Exploring 529 Plans: Flexibility for Retirement Savings and Tax Strategies

Rolling Over 529 Plan into Roth IRA

529 plans have long been trusted for saving for higher education expenses. With the passing of recent legislation, new possibilities have opened. The SECURE Act 2.0 presents an excellent opportunity to optimize education savings and retirement planning. By leveraging the expanded options available through 529 plan rollovers, beneficiaries have additional options for unused funding. Starting this year, beneficiaries of 529 accounts will have the option to make tax-free and penalty free rollovers up to a maximum of  $35,000 over the course of their lifetime into a Roth IRA. It is important to remember certain criteria must be met to take advantage of this feature.

Key Considerations

Minimum 15-year duration:
The 529 plan must be open for at least 15 years to be eligible for rollovers.

Beneficiary ownership:
The owner of the Roth IRA must also be the beneficiary of the 529 plan.

Compensation requirement:
The rollover is contingent upon the Roth IRA owner having income/compensation equal to or exceeding the rollover amount.

Exclusion of recent contributions:
Contributions made within the past five years, including associated earnings, are ineligible for tax-free transfers.

Roth IRA contribution limits:
Rollovers from a 529 plan to a Roth IRA count against the annual contribution caps of the Roth IRA, which are currently set at $7,000.

Lifetime rollover limit:
The maximum allowable rollover amount over an individual’s lifetime is $35,000.

Tax-Smart and Estate Planning Strategies of 529 Plans

If a Roth IRA Rollover is not an option, 529 plans still can offer tax-smart strategies that can significantly enhance your financial planning – so there are alternative options regarding 529 Plans savings.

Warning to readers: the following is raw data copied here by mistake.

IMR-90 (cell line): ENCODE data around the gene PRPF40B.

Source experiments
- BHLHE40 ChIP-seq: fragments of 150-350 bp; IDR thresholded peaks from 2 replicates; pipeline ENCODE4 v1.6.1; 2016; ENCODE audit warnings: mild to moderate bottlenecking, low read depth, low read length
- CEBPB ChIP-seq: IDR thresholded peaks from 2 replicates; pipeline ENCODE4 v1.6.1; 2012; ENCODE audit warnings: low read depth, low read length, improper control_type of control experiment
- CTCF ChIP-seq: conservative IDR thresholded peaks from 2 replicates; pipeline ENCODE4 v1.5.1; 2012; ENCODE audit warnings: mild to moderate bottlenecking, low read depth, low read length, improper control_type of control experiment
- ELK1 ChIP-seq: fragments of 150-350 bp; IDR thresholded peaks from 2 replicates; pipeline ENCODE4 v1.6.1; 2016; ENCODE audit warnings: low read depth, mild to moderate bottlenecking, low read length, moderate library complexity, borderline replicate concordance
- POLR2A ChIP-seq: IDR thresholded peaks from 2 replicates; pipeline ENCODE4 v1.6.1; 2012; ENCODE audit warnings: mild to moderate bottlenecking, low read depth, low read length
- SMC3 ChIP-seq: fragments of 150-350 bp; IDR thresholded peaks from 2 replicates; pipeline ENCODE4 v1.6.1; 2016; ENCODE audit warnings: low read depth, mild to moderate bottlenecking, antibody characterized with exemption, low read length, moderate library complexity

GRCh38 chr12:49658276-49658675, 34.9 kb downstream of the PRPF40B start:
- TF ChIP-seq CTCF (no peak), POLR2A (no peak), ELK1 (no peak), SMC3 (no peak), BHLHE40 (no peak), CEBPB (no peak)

Gifting Strategies. 529 plans offer unique gifting opportunities, allowing individuals to contribute significant amounts without incurring gift taxes. The annual gift tax exclusion allows you to make a lump-sum contribution to a 529 plan without triggering gift taxes. This exclusion amount is set by the IRS and is subject to change, so it is advisable to consult with a tax professional to ensure compliance with the current regulations.

Furthermore, there is an option to front-load up to five years‘ worth of contributions into a single year without incurring gift taxes. Front-loading the plan allows earnings to be compounded on more money over a longer period. In other words, the more you put in initially, the longer the money has potential to grow, and the greater the tax-free balance when the funds are used for higher education.

Changing Beneficiaries. Flexibility is a key feature of 529 plans, particularly when it comes to changing owners & beneficiaries. If the original beneficiary of a 529 plan does not use all the funds or does not pursue higher education, you can change the beneficiary to another qualified family member without tax consequences. This flexibility can extend multi-generationally, so owners could view unused funds as a smart way to save for future generations.

State Tax Benefits. In addition to the federal tax advantages, many states offer their own tax incentives for 529 plans. These benefits can take the form of deductions or credits for contributions made to the plan. The specific tax benefits vary by state, so it is essential to familiarize yourself with the rules and regulations of your state‘s plan. By leveraging these state tax benefits, you can potentially reduce your overall tax liability and maximize the growth of your educational savings.

Estate Planning Benefits. Another significant aspect of 529 plans is the estate planning benefits. Contributions to a 529 plan can be considered completed gifts for estate tax purposes. By transferring assets into a 529 plan, you may potentially reduce the size of your taxable estate, minimizing estate taxes. This can be a valuable strategy for individuals who want to pass on assets to their beneficiaries while preserving more of their wealth.

Source: H.R.2617 – Consolidated Appropriations Act, 2023

As education and retirement planning can be complex, always work with an estate attorney, tax professional, and financial advisor to put all the pieces in place. As always, please feel free to reach out with any questions.

The 529 Plan information contained herein is general in nature, is provided for informational purposes only, and should not be construed as legal advice. Tiller Private Wealth does not provide legal advice. Tiller Private Wealth cannot guarantee that such information is accurate, complete, or timely. Laws of a particular state or laws that may be applicable to a particular situation may have an impact on the applicability, accuracy, or completeness of such information. Federal and state laws and regulations are complex and are subject to change. Always consult an attorney regarding your specific legal situation.